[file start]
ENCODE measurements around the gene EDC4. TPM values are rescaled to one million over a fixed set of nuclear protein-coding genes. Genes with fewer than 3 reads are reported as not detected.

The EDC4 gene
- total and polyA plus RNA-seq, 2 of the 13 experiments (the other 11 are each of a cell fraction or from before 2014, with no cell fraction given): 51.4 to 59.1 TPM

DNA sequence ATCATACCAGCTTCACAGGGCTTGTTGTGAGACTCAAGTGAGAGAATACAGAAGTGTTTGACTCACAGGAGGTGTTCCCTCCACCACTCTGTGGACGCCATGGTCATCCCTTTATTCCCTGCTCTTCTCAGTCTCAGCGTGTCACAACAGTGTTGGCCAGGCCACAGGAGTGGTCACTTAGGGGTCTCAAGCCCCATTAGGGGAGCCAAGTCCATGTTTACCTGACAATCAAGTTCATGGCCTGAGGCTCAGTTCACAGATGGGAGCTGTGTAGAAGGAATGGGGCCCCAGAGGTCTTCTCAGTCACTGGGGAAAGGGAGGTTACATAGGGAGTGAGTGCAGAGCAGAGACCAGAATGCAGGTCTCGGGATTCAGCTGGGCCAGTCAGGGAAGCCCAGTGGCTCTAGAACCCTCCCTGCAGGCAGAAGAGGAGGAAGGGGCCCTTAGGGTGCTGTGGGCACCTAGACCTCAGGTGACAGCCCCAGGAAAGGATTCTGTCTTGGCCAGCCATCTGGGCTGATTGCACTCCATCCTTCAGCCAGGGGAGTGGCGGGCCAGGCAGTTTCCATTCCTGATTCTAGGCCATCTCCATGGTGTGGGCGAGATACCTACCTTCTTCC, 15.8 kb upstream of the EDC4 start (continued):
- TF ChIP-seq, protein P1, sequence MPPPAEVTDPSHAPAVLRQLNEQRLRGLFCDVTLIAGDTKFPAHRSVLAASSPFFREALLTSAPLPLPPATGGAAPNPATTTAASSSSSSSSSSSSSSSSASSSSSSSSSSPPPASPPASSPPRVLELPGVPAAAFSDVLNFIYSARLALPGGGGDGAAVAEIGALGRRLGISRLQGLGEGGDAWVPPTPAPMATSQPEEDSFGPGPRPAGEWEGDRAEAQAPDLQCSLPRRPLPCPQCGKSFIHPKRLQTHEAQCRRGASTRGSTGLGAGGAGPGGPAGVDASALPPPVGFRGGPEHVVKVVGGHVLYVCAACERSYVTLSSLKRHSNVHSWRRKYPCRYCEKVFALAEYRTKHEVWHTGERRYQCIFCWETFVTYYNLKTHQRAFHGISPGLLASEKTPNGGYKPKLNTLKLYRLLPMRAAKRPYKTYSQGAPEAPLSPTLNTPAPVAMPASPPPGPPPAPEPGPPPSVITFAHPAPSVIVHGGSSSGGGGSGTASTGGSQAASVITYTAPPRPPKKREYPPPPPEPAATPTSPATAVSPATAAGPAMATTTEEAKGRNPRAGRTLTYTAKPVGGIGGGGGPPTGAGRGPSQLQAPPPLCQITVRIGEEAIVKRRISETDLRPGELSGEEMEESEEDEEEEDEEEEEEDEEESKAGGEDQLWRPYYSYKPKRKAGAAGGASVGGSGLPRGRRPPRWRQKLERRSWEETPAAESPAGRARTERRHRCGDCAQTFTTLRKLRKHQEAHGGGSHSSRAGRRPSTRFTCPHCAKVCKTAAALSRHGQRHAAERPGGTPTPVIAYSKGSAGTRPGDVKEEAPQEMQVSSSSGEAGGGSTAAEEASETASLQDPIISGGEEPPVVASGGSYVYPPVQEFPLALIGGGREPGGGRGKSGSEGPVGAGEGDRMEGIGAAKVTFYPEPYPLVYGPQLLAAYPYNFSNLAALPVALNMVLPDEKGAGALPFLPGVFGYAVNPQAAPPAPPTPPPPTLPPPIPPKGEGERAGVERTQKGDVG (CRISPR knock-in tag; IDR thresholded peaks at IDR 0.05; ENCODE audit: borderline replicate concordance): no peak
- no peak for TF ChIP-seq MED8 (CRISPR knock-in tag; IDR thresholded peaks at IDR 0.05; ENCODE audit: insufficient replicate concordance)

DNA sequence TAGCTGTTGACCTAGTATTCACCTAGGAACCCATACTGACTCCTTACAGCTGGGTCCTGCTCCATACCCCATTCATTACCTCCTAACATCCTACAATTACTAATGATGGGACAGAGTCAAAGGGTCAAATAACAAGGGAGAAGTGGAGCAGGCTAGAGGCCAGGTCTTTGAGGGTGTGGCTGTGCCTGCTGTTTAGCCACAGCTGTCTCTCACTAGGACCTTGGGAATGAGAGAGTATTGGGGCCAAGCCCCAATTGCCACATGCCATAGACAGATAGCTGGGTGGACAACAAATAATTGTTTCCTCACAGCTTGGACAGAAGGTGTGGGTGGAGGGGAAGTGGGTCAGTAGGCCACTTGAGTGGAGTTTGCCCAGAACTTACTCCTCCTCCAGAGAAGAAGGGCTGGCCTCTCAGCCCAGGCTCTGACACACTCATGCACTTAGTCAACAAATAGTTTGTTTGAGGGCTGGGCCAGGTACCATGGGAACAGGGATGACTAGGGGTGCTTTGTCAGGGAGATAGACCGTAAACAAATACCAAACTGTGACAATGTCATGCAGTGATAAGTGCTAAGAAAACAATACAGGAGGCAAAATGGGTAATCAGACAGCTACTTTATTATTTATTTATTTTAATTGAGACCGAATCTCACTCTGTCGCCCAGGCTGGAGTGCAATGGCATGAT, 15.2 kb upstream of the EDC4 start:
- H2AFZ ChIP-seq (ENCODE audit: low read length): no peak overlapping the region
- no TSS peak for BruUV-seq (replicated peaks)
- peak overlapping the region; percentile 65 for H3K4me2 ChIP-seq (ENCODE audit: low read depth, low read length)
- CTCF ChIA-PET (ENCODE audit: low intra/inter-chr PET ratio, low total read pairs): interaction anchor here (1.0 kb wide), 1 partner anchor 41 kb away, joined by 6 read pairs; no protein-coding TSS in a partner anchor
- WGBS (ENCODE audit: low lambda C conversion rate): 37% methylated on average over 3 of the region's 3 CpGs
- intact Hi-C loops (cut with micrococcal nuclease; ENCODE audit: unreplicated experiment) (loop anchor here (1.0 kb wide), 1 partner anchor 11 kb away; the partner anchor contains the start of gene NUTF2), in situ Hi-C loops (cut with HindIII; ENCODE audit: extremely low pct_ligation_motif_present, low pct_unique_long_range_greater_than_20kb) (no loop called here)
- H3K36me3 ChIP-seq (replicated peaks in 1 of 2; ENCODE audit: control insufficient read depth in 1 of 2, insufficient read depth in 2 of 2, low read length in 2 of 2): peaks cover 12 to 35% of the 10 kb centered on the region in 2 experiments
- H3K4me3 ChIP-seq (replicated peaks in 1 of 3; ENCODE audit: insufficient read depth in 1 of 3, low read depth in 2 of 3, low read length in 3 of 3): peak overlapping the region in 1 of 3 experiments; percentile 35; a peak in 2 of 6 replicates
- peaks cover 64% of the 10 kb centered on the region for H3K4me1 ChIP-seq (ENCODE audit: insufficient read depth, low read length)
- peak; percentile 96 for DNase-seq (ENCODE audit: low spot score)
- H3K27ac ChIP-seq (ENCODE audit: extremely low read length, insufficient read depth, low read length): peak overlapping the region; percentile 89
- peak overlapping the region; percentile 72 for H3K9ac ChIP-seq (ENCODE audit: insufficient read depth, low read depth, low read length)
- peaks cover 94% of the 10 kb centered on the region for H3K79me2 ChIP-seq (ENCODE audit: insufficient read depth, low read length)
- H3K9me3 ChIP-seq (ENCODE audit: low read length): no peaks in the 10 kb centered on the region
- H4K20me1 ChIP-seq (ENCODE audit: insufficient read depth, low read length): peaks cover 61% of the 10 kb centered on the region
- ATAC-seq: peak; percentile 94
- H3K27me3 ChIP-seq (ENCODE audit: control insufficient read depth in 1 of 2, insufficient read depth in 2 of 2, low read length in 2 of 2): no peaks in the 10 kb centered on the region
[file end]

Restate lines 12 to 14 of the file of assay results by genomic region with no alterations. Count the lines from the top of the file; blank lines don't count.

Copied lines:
- WGBS (ENCODE audit: low lambda C conversion rate): 37% methylated on average over 3 of the region's 3 CpGs
- intact Hi-C loops (cut with micrococcal nuclease; ENCODE audit: unreplicated experiment) (loop anchor here (1.0 kb wide), 1 partner anchor 11 kb away; the partner anchor contains the start of gene NUTF2), in situ Hi-C loops (cut with HindIII; ENCODE audit: extremely low pct_ligation_motif_present, low pct_unique_long_range_greater_than_20kb) (no loop called here)
- H3K36me3 ChIP-seq (replicated peaks in 1 of 2; ENCODE audit: control insufficient read depth in 1 of 2, insufficient read depth in 2 of 2, low read length in 2 of 2): peaks cover 12 to 35% of the 10 kb centered on the region in 2 experiments